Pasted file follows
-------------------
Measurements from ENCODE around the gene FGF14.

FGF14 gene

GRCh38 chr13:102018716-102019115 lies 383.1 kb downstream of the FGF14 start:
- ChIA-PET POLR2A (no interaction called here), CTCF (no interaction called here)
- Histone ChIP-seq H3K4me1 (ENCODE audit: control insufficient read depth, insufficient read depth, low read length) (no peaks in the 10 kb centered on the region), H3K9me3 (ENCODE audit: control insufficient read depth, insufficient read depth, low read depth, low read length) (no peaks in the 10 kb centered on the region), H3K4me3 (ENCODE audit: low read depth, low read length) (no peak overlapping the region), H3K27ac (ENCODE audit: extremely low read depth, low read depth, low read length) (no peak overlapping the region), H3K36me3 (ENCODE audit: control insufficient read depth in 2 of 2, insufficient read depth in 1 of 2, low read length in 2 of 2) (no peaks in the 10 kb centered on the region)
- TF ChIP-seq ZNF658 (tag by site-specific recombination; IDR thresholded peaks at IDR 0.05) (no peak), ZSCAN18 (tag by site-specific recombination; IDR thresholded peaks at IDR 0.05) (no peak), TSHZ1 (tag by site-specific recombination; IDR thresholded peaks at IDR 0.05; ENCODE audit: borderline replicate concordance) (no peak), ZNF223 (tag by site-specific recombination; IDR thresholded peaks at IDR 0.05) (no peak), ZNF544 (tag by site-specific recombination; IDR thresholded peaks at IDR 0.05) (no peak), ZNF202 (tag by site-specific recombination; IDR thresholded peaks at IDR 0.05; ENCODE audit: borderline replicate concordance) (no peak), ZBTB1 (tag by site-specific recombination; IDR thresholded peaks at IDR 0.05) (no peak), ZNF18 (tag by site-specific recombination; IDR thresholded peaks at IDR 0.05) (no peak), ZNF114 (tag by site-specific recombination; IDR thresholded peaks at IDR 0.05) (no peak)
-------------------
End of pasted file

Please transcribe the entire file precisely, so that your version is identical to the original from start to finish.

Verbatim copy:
Measurements from ENCODE around the gene FGF14.

FGF14 gene

GRCh38 chr13:102018716-102019115 lies 383.1 kb downstream of the FGF14 start:
- ChIA-PET POLR2A (no interaction called here), CTCF (no interaction called here)
- Histone ChIP-seq H3K4me1 (ENCODE audit: control insufficient read depth, insufficient read depth, low read length) (no peaks in the 10 kb centered on the region), H3K9me3 (ENCODE audit: control insufficient read depth, insufficient read depth, low read depth, low read length) (no peaks in the 10 kb centered on the region), H3K4me3 (ENCODE audit: low read depth, low read length) (no peak overlapping the region), H3K27ac (ENCODE audit: extremely low read depth, low read depth, low read length) (no peak overlapping the region), H3K36me3 (ENCODE audit: control insufficient read depth in 2 of 2, insufficient read depth in 1 of 2, low read length in 2 of 2) (no peaks in the 10 kb centered on the region)
- TF ChIP-seq ZNF658 (tag by site-specific recombination; IDR thresholded peaks at IDR 0.05) (no peak), ZSCAN18 (tag by site-specific recombination; IDR thresholded peaks at IDR 0.05) (no peak), TSHZ1 (tag by site-specific recombination; IDR thresholded peaks at IDR 0.05; ENCODE audit: borderline replicate concordance) (no peak), ZNF223 (tag by site-specific recombination; IDR thresholded peaks at IDR 0.05) (no peak), ZNF544 (tag by site-specific recombination; IDR thresholded peaks at IDR 0.05) (no peak), ZNF202 (tag by site-specific recombination; IDR thresholded peaks at IDR 0.05; ENCODE audit: borderline replicate concordance) (no peak), ZBTB1 (tag by site-specific recombination; IDR thresholded peaks at IDR 0.05) (no peak), ZNF18 (tag by site-specific recombination; IDR thresholded peaks at IDR 0.05) (no peak), ZNF114 (tag by site-specific recombination; IDR thresholded peaks at IDR 0.05) (no peak)